Monday, September 7, 2020
USC Marshall has suspended a popular professor for using a common Chinese word that sounds like a racial slur. From the LA Times:
"A business professor at USC is no longer teaching his communications course after Black students complained that a Chinese-language example he used during class sounded like a racial slur and harmed their mental health.
Marshall School of Business professor Greg Patton was giving a Zoom lesson in his “Communication for Management” class on Aug. 20. The course, a three-week intensive, is part of the core requirements for first-year master’s of business administration students. . . .
That day’s lesson focused on building confidence and improving presentation skills, according to a class syllabus. When Patton, who is white, began discussing the use of filler words like “um” and “er” in speech, he offered an international example.
“Like in China the common word is ‘that’ — ‘that, that, that, that,’” he said, according to video recordings of the class circulated on social media. “So in China it might be ‘nèi ge’ — ‘nèi ge, nèi ge, nèi ge.’ So there’s different words that you’ll hear in different countries, but they’re vocal disfluencies.”
Patton was referring to 那个，which in Mandarin is commonly pronounced nèi ge (NAY-guh) or nà ge (NAH-guh). He was using the former pronunciation.
To some students, the word sounded like the N-word in English. The next day a group of Black master’s candidates in the class of 2022 wrote a letter to Marshall Dean Geoffrey Garrett. . . .
The students said their mental health had been affected and they were unable to focus on their studies.
“To expect that we will sit through two more weeks of this class, knowing that the professor lacks the tact, racial awareness and empathy to lead and teach an audience as diverse as ours is unacceptable,” they wrote.
Chinese speakers say the Mandarin word is widely used as a place filler like the English “um.”
The school reacted quickly and decisively:
"In an email to all MBA students on Aug. 24, Garrett said that Patton “repeated several times a Chinese word that sounds very similar to a vile racial slur in English.”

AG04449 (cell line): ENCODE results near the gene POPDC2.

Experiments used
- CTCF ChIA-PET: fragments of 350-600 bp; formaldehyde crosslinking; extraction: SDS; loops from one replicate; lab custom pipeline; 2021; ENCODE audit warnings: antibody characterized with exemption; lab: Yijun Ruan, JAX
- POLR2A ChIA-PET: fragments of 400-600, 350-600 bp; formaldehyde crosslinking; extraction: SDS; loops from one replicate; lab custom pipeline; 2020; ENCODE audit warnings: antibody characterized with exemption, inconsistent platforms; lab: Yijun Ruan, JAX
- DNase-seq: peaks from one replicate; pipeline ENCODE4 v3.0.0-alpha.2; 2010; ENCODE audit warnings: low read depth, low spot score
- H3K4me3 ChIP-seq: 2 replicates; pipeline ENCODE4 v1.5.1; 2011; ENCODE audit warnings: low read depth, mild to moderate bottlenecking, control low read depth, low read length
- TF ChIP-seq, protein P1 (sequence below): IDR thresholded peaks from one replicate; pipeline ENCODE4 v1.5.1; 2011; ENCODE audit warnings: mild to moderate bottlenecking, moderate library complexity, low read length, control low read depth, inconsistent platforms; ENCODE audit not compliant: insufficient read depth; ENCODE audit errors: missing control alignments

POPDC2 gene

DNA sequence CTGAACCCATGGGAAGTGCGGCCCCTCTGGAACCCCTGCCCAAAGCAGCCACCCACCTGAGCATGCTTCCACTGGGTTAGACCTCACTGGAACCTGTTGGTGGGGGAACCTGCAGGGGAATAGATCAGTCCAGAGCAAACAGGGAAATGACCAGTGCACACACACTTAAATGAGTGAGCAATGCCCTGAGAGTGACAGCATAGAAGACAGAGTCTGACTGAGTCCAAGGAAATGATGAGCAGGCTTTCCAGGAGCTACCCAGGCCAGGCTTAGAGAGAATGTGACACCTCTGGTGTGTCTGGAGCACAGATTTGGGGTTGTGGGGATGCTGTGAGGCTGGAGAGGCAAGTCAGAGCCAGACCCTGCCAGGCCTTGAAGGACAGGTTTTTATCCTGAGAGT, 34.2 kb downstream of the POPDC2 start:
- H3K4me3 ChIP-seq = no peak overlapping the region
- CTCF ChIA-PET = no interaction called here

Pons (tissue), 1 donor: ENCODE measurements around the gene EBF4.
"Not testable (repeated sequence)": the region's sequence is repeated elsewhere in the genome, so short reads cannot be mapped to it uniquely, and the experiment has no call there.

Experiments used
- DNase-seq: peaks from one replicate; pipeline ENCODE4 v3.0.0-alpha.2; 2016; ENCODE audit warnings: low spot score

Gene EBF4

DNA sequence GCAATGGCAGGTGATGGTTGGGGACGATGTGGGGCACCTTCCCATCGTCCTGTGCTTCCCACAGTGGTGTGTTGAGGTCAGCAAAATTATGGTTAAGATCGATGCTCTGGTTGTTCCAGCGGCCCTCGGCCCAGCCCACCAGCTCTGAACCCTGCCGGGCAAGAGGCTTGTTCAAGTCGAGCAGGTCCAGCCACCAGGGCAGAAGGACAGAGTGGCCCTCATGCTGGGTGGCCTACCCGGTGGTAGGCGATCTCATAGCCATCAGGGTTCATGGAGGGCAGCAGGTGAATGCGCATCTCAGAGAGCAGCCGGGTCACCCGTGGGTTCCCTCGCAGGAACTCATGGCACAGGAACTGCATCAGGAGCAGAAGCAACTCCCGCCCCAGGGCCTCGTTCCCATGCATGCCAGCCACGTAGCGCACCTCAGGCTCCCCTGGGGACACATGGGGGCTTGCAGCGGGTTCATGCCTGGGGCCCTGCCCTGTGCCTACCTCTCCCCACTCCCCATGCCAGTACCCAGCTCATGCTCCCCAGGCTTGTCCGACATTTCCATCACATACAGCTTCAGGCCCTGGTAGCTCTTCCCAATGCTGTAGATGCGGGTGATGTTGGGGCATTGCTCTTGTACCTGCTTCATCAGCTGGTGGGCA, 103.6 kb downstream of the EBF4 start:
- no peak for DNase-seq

“Understandably, this caused great pain and upset among students, and for that I am deeply sorry,” Garrett wrote. “It is simply unacceptable for faculty to use such examples or language in class because they can marginalize and harm you and hurt your feelings of psychological safety. As a school, we must and we will do better.”
He said he would work with vice deans and other administrators to address any problems of bias, microaggressions or inequities.
In a statement, the school said . . . . We acknowledge the historical, cultural and harmful impact of racist language ... USC is committed to building a culture of respect and dignity where all members of our community can feel safe, supported, and can thrive,” the statement said."
"This week a group of nearly 100 USC alumni, most of whom are Chinese by ethnicity or nationality, wrote to the school’s administration in support of their professor, saying his use of the Mandarin word for “that” was accurate and “an entirely appropriate and quite effective illustration of the use of pauses.”
The alumni said they were “deeply disappointed that the spurious charge has the additional feature of casting insult toward the Chinese language, the most spoken in the world, and characterized it and its usage as vile.”